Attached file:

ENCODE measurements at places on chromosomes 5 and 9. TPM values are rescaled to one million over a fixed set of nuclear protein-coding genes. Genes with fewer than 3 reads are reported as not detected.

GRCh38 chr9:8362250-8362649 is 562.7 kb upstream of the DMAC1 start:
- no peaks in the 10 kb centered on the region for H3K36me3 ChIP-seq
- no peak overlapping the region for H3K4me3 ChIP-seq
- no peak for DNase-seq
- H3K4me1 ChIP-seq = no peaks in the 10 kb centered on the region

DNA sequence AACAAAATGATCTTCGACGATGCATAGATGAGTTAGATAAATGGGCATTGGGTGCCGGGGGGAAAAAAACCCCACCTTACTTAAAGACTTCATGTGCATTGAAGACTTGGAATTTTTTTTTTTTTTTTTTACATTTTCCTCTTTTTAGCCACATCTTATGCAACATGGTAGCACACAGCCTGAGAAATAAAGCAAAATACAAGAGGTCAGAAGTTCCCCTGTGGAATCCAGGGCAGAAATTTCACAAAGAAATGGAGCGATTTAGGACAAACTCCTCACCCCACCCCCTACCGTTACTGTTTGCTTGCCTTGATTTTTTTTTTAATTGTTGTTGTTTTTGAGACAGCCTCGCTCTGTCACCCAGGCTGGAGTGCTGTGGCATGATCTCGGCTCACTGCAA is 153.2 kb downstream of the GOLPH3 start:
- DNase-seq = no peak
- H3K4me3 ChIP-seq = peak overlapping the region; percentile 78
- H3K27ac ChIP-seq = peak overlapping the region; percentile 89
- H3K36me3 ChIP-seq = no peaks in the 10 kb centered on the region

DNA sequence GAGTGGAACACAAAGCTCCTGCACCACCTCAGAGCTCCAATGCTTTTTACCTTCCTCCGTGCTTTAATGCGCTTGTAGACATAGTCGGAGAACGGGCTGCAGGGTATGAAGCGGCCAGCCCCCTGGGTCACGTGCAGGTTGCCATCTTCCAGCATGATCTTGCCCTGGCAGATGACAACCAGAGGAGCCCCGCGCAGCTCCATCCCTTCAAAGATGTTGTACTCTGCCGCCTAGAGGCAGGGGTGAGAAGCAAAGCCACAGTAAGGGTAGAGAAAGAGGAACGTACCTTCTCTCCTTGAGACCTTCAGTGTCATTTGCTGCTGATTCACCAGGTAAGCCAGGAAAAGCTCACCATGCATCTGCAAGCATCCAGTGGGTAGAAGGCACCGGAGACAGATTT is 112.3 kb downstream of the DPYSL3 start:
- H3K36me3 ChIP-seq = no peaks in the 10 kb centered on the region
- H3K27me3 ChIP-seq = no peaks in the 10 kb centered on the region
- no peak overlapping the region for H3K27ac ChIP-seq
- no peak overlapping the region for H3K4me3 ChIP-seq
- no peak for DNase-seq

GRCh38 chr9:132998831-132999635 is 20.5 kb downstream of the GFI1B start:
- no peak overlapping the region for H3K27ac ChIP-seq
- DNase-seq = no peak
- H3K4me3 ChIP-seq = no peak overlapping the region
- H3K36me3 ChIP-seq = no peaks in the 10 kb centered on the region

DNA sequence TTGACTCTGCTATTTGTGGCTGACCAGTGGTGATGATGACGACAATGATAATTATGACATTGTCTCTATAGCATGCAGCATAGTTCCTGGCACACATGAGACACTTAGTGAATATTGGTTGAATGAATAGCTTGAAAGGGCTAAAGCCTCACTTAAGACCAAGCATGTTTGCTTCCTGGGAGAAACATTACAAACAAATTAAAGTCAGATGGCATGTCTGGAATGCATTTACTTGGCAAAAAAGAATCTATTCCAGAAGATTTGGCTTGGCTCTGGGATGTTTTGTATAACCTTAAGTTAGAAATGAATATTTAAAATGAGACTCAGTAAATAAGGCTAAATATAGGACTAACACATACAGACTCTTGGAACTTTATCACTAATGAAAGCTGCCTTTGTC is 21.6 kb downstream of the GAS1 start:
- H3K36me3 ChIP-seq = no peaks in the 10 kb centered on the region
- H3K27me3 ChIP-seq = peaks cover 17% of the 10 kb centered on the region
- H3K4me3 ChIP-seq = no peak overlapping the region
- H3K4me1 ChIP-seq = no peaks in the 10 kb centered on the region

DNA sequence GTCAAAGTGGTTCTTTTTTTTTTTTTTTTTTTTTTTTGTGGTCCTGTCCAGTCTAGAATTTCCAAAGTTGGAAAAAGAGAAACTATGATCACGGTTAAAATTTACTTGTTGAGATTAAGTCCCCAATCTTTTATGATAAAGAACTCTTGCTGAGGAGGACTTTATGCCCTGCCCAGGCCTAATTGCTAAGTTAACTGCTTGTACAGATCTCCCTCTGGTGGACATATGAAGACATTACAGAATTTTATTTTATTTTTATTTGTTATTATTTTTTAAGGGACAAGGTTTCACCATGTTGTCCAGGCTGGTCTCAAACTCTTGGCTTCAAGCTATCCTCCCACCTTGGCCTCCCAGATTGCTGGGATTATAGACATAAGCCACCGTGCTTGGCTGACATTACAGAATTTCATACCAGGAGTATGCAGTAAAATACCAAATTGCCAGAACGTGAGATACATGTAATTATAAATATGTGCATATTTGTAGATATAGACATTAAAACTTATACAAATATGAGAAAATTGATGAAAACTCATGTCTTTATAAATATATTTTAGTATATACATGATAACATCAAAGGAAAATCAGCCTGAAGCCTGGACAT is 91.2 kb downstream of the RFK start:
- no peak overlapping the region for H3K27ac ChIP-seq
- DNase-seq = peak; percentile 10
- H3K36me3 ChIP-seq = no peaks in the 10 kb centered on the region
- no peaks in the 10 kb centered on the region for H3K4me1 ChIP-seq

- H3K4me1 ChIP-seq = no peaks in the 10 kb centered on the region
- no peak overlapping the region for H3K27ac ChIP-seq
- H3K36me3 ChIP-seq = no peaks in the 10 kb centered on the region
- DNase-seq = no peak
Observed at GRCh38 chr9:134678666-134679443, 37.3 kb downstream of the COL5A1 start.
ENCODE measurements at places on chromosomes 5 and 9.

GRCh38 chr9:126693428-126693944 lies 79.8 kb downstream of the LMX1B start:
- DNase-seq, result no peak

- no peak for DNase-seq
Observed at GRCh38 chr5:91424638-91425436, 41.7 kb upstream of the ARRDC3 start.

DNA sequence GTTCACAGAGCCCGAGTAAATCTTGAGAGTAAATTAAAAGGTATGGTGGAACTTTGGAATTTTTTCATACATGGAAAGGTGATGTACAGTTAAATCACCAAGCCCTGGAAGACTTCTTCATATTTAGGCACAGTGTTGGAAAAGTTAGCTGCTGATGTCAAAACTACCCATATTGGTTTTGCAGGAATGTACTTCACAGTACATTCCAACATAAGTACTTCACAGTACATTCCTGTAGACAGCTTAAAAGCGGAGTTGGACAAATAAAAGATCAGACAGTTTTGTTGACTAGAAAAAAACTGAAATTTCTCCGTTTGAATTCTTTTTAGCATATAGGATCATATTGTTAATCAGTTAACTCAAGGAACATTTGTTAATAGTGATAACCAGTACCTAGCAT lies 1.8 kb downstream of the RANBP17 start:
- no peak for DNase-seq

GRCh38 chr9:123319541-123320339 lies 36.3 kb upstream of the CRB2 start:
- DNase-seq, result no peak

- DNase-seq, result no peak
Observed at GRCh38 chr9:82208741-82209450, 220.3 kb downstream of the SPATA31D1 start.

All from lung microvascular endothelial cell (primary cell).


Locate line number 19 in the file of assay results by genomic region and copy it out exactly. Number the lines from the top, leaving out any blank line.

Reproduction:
- no peak overlapping the region for H3K27ac ChIP-seq